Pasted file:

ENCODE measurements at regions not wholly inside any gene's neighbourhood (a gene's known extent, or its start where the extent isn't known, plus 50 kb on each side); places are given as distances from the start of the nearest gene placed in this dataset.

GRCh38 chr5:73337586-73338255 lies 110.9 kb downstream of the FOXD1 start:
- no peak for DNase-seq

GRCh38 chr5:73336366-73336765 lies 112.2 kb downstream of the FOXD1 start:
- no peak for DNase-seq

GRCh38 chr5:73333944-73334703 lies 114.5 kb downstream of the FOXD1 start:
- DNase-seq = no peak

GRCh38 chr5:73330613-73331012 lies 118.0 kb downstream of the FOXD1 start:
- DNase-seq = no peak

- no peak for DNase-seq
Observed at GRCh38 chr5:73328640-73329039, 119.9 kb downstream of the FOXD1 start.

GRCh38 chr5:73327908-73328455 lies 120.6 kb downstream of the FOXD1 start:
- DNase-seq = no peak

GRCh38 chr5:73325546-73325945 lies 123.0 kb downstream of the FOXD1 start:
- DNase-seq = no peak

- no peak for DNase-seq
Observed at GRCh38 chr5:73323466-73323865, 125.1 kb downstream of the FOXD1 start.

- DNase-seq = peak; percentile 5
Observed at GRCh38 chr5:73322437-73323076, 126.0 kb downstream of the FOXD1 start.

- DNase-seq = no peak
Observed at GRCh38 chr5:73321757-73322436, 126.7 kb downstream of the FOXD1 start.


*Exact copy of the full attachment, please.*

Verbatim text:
ENCODE measurements at regions not wholly inside any gene's neighbourhood (a gene's known extent, or its start where the extent isn't known, plus 50 kb on each side); places are given as distances from the start of the nearest gene placed in this dataset.

GRCh38 chr5:73337586-73338255 lies 110.9 kb downstream of the FOXD1 start:
- no peak for DNase-seq

GRCh38 chr5:73336366-73336765 lies 112.2 kb downstream of the FOXD1 start:
- no peak for DNase-seq

GRCh38 chr5:73333944-73334703 lies 114.5 kb downstream of the FOXD1 start:
- DNase-seq = no peak

GRCh38 chr5:73330613-73331012 lies 118.0 kb downstream of the FOXD1 start:
- DNase-seq = no peak

- no peak for DNase-seq
Observed at GRCh38 chr5:73328640-73329039, 119.9 kb downstream of the FOXD1 start.

GRCh38 chr5:73327908-73328455 lies 120.6 kb downstream of the FOXD1 start:
- DNase-seq = no peak

GRCh38 chr5:73325546-73325945 lies 123.0 kb downstream of the FOXD1 start:
- DNase-seq = no peak

- no peak for DNase-seq
Observed at GRCh38 chr5:73323466-73323865, 125.1 kb downstream of the FOXD1 start.

- DNase-seq = peak; percentile 5
Observed at GRCh38 chr5:73322437-73323076, 126.0 kb downstream of the FOXD1 start.

- DNase-seq = no peak
Observed at GRCh38 chr5:73321757-73322436, 126.7 kb downstream of the FOXD1 start.